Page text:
Smoking behavior postmyocardial infarction among ENRICHD trial participants: Cognitive behavior therapy intervention for depression and low perceived social support compared with care as usual

Mickey Trockel, Matthew Burg, Allan Jaffe, Krista Barbour, C. Barr Taylor

Research output: Contribution to journalArticle

16 Scopus citations

Abstract

Introduction: Patients with cardiovascular disease who stop smoking lower their risk of subsequent morbidity and mortality. However, patients who have suffered a myocardial infarction (MI) are more likely to be depressed than the general population, which may make smoking cessation more difficult. Poor social support may also make smoking cessation more difficult for some patients. This study examines the effect of cognitive behavior therapy (CBT) for depression, low perceived social support or both on smoking behavior in post-MI patients. Methods: Participants were 1233 patients with a history of smoking enrolled in the Enhancing Recovery in Coronary Heart Disease Patients (ENRICHD) trial who provided 7-day point-prevalence smoking behavior information at baseline and at two or more follow-up assessments. The ENRICHD trial enrolled post-MI patients with depression, low perceived social support or both. Participants were randomly assigned to either CBT intervention or usual care. We used mixed effects models to accommodate data from multiple smoking point-prevalence measures for each individual participant. Results: CBT did not significantly reduce post-MI smoking across all intervention patients with a history of smoking. However, CBT did reduce post-MI smoking among the subgroup of depressed patients with adequate perceived social support (OR, 0.68; 95% CI, 0.47? 0.98). Conclusion: CBT for depression without more specific attention to smoking cessation may have little overall value as a strategy for helping post-MI patients refrain from smoking. However, use of CBT to treat depression may have the gratuitous benefit of reducing smoking among some post-MI patients.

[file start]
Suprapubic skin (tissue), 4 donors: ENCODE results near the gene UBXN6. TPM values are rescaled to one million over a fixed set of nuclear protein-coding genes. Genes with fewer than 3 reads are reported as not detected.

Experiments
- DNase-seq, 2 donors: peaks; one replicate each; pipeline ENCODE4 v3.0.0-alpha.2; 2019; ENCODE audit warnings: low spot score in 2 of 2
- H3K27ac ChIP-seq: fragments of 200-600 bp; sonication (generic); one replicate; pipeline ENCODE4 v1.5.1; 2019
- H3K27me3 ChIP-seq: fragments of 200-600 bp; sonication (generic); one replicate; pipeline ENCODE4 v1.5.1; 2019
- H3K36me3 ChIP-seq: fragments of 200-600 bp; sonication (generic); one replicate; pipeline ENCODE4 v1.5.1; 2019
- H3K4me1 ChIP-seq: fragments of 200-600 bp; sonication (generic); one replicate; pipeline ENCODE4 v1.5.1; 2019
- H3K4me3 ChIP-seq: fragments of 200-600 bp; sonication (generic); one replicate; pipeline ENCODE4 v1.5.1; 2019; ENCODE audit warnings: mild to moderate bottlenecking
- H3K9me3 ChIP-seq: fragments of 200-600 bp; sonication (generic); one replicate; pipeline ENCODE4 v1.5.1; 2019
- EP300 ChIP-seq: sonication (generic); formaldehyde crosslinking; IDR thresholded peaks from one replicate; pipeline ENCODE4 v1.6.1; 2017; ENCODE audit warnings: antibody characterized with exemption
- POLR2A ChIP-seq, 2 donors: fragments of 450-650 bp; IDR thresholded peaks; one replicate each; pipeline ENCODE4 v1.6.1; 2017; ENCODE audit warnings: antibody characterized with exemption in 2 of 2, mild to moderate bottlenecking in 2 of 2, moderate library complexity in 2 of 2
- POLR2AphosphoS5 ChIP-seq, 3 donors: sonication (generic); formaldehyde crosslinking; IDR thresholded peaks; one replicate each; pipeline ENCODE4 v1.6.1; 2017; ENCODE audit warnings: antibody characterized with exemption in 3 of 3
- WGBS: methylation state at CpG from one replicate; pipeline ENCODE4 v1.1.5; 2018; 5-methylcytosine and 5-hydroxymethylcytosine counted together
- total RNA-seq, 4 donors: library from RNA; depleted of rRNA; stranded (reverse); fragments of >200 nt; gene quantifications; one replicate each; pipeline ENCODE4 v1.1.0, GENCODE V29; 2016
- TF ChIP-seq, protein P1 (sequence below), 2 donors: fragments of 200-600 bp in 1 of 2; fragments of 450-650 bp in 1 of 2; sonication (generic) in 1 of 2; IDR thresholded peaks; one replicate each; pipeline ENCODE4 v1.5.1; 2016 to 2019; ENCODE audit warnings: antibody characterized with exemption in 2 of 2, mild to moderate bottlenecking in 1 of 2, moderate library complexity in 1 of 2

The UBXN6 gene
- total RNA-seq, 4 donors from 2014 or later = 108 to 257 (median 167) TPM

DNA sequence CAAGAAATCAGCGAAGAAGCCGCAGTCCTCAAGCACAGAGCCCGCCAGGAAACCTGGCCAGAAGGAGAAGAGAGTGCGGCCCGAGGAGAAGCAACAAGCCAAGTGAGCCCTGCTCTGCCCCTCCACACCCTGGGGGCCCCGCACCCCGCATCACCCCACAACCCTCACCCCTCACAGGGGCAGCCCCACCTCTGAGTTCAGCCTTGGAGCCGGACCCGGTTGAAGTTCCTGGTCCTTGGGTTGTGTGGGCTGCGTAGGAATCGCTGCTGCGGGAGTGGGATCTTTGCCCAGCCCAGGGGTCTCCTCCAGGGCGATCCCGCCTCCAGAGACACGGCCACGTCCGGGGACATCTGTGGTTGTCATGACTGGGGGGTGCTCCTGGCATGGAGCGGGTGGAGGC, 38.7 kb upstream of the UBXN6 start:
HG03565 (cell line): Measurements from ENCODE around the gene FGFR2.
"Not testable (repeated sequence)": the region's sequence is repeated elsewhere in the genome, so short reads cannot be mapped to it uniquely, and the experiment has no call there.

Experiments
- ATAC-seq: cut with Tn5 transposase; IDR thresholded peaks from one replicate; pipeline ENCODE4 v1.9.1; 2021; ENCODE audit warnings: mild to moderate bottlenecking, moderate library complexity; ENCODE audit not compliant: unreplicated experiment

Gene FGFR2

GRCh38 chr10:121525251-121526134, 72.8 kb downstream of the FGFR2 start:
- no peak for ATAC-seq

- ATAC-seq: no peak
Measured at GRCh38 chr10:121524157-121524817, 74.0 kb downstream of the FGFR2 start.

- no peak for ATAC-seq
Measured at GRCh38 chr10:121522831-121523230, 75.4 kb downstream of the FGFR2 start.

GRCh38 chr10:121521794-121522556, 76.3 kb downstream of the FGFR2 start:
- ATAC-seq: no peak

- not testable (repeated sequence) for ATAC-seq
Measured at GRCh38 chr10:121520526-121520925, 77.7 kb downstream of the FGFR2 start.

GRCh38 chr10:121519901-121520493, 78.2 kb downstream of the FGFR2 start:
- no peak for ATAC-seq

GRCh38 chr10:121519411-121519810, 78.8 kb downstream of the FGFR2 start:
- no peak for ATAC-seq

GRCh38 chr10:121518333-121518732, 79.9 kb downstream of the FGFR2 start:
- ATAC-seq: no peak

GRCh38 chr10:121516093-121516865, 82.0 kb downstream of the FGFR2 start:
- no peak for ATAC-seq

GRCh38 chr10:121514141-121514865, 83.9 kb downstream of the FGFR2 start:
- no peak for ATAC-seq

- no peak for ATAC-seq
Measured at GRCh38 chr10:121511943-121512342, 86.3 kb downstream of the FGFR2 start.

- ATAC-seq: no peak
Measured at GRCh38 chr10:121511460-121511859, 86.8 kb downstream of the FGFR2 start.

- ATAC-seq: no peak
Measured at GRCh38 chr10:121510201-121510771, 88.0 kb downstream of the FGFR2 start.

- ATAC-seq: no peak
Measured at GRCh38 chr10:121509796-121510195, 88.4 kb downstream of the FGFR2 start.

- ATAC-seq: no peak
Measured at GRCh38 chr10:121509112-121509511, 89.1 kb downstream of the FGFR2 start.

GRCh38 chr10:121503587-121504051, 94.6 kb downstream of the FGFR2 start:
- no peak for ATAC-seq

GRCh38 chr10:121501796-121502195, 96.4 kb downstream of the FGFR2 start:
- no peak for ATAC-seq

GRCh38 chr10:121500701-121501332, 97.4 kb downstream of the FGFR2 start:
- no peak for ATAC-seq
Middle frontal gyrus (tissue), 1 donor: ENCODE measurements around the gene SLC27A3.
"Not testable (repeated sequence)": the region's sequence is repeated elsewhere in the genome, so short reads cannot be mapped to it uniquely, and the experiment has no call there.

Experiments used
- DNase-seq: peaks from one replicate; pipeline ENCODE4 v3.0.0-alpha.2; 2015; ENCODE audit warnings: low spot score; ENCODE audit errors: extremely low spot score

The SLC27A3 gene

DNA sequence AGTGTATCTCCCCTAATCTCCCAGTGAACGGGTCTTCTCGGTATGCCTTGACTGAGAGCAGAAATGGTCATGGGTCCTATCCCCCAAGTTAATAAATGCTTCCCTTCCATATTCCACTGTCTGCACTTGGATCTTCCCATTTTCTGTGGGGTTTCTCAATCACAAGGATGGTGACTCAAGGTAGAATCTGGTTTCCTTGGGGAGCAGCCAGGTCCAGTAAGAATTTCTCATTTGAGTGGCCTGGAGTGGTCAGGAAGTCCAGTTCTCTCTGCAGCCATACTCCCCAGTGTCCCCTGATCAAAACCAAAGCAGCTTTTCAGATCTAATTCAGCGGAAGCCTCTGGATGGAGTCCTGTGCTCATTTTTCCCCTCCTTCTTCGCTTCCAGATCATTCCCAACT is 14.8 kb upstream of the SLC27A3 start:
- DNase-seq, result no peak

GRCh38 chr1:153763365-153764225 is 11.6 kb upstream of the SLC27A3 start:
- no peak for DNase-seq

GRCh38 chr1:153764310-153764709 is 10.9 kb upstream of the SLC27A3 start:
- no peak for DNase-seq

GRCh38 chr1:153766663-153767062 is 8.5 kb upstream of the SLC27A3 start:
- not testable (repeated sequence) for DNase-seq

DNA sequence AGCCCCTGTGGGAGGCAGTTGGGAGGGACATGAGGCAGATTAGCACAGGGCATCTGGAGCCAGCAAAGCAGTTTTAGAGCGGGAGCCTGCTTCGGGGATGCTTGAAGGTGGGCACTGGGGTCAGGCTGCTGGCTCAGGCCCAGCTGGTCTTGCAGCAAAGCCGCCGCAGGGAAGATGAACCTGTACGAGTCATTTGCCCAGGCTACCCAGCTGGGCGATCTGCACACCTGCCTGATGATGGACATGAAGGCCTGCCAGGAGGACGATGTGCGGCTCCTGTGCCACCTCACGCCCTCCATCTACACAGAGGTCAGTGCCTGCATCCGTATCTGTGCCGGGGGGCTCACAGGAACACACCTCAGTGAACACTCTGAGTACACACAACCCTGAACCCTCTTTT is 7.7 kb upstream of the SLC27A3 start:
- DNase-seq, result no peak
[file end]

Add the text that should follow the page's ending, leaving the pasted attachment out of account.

Original languageEnglish (US)
Pages (from-to)875-882
Number of pages8
JournalPsychosomatic Medicine
Volume70
Issue number8
DOIs
StatePublished - Oct 1 2008

Keywords

  • Cardiovascular disease
  • Cognitive behavioral therapy
  • Depression
  • Myocardial infarction
  • Smoking
  • Social support

ASJC Scopus subject areas

  • Applied Psychology
  • Psychiatry and Mental health

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